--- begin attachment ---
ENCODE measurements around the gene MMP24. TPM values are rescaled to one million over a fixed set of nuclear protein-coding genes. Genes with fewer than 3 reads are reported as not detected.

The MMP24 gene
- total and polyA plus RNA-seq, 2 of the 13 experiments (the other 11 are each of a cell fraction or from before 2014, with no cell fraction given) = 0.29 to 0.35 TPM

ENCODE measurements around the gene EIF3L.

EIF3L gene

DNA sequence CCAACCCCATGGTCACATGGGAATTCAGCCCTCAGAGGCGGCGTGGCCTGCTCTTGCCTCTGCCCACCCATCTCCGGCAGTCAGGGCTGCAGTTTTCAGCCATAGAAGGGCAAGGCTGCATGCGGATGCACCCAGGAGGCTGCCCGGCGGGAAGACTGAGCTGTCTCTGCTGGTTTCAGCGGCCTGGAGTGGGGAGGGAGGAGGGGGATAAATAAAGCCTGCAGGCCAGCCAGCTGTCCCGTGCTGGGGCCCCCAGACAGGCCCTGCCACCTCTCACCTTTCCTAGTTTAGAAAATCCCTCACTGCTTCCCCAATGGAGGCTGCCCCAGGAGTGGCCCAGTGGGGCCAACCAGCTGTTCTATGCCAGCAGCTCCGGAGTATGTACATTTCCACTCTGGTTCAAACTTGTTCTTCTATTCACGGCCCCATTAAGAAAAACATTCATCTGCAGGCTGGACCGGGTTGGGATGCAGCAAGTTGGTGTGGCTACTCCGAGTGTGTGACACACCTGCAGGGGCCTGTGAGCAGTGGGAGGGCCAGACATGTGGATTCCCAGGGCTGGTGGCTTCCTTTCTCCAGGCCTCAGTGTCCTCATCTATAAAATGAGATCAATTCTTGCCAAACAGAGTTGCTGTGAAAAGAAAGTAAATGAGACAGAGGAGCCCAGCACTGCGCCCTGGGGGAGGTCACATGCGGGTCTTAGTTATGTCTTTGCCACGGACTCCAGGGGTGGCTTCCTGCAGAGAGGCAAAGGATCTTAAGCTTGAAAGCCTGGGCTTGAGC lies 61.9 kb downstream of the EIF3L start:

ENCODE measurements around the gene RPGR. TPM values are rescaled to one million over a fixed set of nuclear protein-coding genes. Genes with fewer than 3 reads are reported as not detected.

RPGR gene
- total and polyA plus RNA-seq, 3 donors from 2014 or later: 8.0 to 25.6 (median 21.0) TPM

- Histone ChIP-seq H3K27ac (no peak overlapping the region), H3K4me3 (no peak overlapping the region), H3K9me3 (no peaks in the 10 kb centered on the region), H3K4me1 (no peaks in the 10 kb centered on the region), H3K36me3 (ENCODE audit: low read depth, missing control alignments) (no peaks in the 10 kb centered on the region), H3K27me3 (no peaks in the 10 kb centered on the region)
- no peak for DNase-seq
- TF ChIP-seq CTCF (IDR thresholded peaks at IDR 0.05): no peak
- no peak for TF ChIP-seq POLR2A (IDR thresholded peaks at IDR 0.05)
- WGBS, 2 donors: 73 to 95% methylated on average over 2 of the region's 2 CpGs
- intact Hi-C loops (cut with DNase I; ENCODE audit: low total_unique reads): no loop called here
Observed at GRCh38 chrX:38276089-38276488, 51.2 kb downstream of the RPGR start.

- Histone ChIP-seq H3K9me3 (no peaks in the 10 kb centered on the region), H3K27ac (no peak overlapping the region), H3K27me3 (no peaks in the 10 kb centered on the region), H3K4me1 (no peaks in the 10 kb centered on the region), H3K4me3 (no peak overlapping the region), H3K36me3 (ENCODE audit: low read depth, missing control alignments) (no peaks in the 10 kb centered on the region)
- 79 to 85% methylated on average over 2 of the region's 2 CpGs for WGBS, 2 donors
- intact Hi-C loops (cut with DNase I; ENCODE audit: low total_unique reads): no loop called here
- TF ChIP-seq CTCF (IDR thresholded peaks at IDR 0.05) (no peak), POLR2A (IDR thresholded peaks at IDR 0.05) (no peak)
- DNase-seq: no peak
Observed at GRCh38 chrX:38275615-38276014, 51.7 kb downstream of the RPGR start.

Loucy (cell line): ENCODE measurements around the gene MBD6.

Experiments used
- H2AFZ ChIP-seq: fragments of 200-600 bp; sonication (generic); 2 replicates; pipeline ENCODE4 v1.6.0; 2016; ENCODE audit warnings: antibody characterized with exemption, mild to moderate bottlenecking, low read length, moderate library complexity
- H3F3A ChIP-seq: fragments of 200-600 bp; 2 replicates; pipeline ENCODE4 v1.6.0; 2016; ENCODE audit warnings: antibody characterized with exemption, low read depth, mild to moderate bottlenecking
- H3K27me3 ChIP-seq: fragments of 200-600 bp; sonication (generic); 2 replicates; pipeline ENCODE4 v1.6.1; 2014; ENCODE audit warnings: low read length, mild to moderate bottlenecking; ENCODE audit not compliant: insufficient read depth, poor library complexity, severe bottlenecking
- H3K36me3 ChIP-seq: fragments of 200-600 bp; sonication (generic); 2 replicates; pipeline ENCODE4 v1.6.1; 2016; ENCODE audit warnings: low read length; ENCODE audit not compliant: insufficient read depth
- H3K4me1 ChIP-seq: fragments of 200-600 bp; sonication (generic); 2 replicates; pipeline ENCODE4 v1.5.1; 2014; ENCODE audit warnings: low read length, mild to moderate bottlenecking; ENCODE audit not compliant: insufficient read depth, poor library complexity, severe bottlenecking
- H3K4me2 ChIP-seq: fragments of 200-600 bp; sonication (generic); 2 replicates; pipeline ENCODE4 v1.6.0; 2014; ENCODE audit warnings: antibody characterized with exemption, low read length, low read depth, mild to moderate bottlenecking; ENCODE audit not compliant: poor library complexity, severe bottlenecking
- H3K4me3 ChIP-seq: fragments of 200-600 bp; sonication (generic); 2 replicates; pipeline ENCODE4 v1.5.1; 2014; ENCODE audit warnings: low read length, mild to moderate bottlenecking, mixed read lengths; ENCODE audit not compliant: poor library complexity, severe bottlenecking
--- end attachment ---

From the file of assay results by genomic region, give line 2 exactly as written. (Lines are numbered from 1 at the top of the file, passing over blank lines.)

The MMP24 gene